The Altitude's 'SmoothLink' suspension layout places the rear pivot above the axle, which is a slightly different location than you may have seen on similar designs. Small changes can have drastic effects on performance, though, with Rocky Mountain claiming that the ''lower linkage member is virtually parallel to the Average Chain Torque Line (ACTL), at all points of travel. THIS is the key to bob-free suspension, since the two are parallel, the chain tension cannot act on the suspension.
''. All brands seem to go on about how great their designs pedal, but our time on SmoothLink-equipped bikes seems to mostly corroborate Rocky Mountain's claims.
Bushings Are Back
Rocky Mountain first utilized their angular bushing concept (ABC) pivots on the 2011 Element series, and it has spread to other models in their lineup. Made up of two angled contact surface polymer bushings and tapered aluminum hardware, the ABC pivots are said to provide a much more rigid interface than what a sealed bearing could ever dream of, not to mention Rocky claiming that they save 120 grams per bike over a standard setup. But what about wear? Some riders will likely recall, many years ago when bushings were commonly used in pivots, going through them at an alarming rate. We sure do but, after having done many miles on an ABC-equipped RSL 29 BC Edition 29er and experiencing no issues, we're inclined to believe that longterm performance shouldn't be a concern. ABC pivots are employed at the dropout and both rocker arm pivots, but traditional bearings are still used the the main pivot location.
Cable entry ports just aft of the head tube make for a smooth look, but internal guides mean that there is no fussing about while trying to feed the cable through a tiny exit hole at the opposite end. The cables - both the front and rear derailleur - exit from a good-sized removable port hidden under the bottom bracket shell. We performed a cable change on our Element RSL 29 BC Edition and found it to be a pain-free process.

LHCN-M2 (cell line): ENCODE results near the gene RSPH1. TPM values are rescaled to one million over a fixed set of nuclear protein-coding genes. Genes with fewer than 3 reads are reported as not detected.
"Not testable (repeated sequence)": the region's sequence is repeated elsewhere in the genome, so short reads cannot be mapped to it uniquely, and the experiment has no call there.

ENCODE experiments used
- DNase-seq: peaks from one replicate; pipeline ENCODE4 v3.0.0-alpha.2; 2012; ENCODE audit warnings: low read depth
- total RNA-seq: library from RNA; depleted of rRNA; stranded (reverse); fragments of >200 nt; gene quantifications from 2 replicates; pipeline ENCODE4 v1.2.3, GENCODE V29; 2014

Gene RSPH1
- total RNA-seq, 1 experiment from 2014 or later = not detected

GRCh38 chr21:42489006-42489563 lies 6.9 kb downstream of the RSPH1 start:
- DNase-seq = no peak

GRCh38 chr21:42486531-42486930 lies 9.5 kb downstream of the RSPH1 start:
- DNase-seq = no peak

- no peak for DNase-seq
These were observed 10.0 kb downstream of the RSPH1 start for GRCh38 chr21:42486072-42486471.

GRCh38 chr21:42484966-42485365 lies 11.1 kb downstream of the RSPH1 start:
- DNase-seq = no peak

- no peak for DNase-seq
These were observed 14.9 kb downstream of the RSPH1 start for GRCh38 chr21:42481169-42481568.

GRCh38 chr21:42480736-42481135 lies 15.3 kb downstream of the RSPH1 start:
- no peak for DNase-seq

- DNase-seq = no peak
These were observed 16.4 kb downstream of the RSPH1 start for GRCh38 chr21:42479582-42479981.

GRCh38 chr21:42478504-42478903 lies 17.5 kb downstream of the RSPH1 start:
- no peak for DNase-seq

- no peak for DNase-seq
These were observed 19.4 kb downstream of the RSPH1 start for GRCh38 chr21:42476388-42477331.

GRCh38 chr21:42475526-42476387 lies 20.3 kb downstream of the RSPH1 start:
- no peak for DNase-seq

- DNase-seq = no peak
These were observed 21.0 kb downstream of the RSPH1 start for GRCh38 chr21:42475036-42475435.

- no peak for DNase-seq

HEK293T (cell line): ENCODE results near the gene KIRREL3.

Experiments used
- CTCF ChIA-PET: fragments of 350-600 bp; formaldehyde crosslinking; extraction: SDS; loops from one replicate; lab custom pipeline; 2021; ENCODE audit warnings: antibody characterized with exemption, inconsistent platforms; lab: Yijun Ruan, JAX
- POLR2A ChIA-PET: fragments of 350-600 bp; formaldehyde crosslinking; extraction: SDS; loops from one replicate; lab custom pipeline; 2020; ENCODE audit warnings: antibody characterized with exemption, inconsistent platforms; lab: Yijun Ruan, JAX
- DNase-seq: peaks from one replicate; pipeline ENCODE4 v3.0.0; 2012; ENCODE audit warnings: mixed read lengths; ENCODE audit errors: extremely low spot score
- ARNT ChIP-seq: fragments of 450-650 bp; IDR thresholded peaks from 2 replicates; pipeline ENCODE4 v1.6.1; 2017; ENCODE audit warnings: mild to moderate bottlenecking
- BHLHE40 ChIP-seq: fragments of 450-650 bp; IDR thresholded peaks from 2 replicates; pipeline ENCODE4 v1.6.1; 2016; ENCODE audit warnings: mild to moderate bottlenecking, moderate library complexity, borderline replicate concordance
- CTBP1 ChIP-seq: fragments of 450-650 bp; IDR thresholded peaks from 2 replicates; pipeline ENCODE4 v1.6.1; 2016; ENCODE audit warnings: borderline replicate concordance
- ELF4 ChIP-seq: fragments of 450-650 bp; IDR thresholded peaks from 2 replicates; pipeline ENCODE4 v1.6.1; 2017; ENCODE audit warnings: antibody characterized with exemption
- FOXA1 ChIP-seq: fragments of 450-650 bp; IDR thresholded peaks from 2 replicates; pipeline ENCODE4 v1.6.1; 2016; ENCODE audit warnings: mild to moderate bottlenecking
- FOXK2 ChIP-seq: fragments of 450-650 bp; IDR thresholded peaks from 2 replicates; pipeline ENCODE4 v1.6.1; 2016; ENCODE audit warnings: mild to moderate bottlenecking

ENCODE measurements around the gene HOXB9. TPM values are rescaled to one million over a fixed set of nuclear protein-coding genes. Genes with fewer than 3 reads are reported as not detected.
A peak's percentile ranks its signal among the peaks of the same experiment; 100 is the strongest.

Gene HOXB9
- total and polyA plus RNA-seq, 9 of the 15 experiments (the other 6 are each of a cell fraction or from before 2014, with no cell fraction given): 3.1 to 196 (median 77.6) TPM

The bike also includes internal routing for a Reverb Stealth dropper post, with the cable exit port located on the rear of the seat tube, just above the bottom bracket shell. The three carbon models - 790 MSL, 770 MSL, and the 750 MSL - all come stock with a FOX CTD rear shock that offers three levels of compression adjustment via a bar-mounted remote. Rocky Mountain has taken the extra cable into consideration, though, with a tidy route through the top tube and exiting just in front of the forward shock mount. The result is a nearly hidden CTD remote cable.
Chain Guide Friendly
Rocky Mountain knew that the Altitude is going to be different bikes for different riders; many will keep the stock dual-ring crankset in place, some might even jump up to a triple, and many others will want to fit a chain guide, be it a single or dual-ring version. With that in mind, both the carbon and aluminum Altitude frames feature ISCG-05 chain guide tabs around their BB92 bottom bracket shells. No fussing about with funky clamp-on or direct-mount guides required
The carbon Altitude frames also employ a bit of protection in a sensitive area, with a molded-in stainless steel plate to protect the drive-side chain stay from a wayward chain.
Rocky's 27.5 Altitude On The trail
We spent a solid day aboard an Altitude, and while we always add the disclaimer that a single day aboard a bike doesn't add up to a proper test, our time on the 27.5 Altitude was spent on some very Whistler-esque terrain that certainly gave us some insight into how the bike behaves. Not only did we point the Altitude down some seriously hairball sections of singletrack, we also spent time climbing up both steep access roads and hard, technical pitches.